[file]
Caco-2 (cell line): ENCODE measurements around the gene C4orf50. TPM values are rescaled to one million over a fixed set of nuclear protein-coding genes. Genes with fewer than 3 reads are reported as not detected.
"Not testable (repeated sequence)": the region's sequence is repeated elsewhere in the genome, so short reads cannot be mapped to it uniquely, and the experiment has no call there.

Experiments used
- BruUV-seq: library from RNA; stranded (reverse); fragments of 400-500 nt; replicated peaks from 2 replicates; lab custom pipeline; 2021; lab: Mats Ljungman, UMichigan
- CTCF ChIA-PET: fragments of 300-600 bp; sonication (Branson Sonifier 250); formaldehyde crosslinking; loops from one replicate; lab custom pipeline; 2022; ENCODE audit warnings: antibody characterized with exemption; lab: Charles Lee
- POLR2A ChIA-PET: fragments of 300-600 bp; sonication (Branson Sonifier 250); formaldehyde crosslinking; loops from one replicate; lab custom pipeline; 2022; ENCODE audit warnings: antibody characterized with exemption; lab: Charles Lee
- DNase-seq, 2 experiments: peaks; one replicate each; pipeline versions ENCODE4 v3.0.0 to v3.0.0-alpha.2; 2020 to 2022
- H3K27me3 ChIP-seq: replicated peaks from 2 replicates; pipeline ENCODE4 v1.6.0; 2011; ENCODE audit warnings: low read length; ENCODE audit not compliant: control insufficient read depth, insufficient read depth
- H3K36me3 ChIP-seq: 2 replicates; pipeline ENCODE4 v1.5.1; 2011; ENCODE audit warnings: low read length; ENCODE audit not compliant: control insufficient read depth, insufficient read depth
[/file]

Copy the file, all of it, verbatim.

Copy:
Caco-2 (cell line): ENCODE measurements around the gene C4orf50. TPM values are rescaled to one million over a fixed set of nuclear protein-coding genes. Genes with fewer than 3 reads are reported as not detected.
"Not testable (repeated sequence)": the region's sequence is repeated elsewhere in the genome, so short reads cannot be mapped to it uniquely, and the experiment has no call there.

Experiments used
- BruUV-seq: library from RNA; stranded (reverse); fragments of 400-500 nt; replicated peaks from 2 replicates; lab custom pipeline; 2021; lab: Mats Ljungman, UMichigan
- CTCF ChIA-PET: fragments of 300-600 bp; sonication (Branson Sonifier 250); formaldehyde crosslinking; loops from one replicate; lab custom pipeline; 2022; ENCODE audit warnings: antibody characterized with exemption; lab: Charles Lee
- POLR2A ChIA-PET: fragments of 300-600 bp; sonication (Branson Sonifier 250); formaldehyde crosslinking; loops from one replicate; lab custom pipeline; 2022; ENCODE audit warnings: antibody characterized with exemption; lab: Charles Lee
- DNase-seq, 2 experiments: peaks; one replicate each; pipeline versions ENCODE4 v3.0.0 to v3.0.0-alpha.2; 2020 to 2022
- H3K27me3 ChIP-seq: replicated peaks from 2 replicates; pipeline ENCODE4 v1.6.0; 2011; ENCODE audit warnings: low read length; ENCODE audit not compliant: control insufficient read depth, insufficient read depth
- H3K36me3 ChIP-seq: 2 replicates; pipeline ENCODE4 v1.5.1; 2011; ENCODE audit warnings: low read length; ENCODE audit not compliant: control insufficient read depth, insufficient read depth